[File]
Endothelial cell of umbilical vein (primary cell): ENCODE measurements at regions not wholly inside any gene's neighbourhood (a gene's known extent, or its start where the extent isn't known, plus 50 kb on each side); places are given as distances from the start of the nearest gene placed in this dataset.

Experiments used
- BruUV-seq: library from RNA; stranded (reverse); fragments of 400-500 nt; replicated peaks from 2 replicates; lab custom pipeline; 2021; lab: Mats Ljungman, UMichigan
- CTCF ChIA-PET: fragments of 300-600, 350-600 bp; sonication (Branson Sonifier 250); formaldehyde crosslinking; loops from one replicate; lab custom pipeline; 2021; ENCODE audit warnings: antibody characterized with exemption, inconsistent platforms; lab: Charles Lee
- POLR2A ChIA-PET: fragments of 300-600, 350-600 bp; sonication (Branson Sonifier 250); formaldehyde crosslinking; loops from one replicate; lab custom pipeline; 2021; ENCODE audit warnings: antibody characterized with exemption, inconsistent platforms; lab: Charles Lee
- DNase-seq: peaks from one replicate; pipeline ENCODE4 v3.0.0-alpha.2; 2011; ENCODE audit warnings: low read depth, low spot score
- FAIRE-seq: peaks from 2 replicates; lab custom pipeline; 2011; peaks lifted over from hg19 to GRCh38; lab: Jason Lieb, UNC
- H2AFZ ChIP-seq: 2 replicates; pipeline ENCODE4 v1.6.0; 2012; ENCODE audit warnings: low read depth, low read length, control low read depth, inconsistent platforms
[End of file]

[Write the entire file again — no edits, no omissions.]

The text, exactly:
Endothelial cell of umbilical vein (primary cell): ENCODE measurements at regions not wholly inside any gene's neighbourhood (a gene's known extent, or its start where the extent isn't known, plus 50 kb on each side); places are given as distances from the start of the nearest gene placed in this dataset.

Experiments used
- BruUV-seq: library from RNA; stranded (reverse); fragments of 400-500 nt; replicated peaks from 2 replicates; lab custom pipeline; 2021; lab: Mats Ljungman, UMichigan
- CTCF ChIA-PET: fragments of 300-600, 350-600 bp; sonication (Branson Sonifier 250); formaldehyde crosslinking; loops from one replicate; lab custom pipeline; 2021; ENCODE audit warnings: antibody characterized with exemption, inconsistent platforms; lab: Charles Lee
- POLR2A ChIA-PET: fragments of 300-600, 350-600 bp; sonication (Branson Sonifier 250); formaldehyde crosslinking; loops from one replicate; lab custom pipeline; 2021; ENCODE audit warnings: antibody characterized with exemption, inconsistent platforms; lab: Charles Lee
- DNase-seq: peaks from one replicate; pipeline ENCODE4 v3.0.0-alpha.2; 2011; ENCODE audit warnings: low read depth, low spot score
- FAIRE-seq: peaks from 2 replicates; lab custom pipeline; 2011; peaks lifted over from hg19 to GRCh38; lab: Jason Lieb, UNC
- H2AFZ ChIP-seq: 2 replicates; pipeline ENCODE4 v1.6.0; 2012; ENCODE audit warnings: low read depth, low read length, control low read depth, inconsistent platforms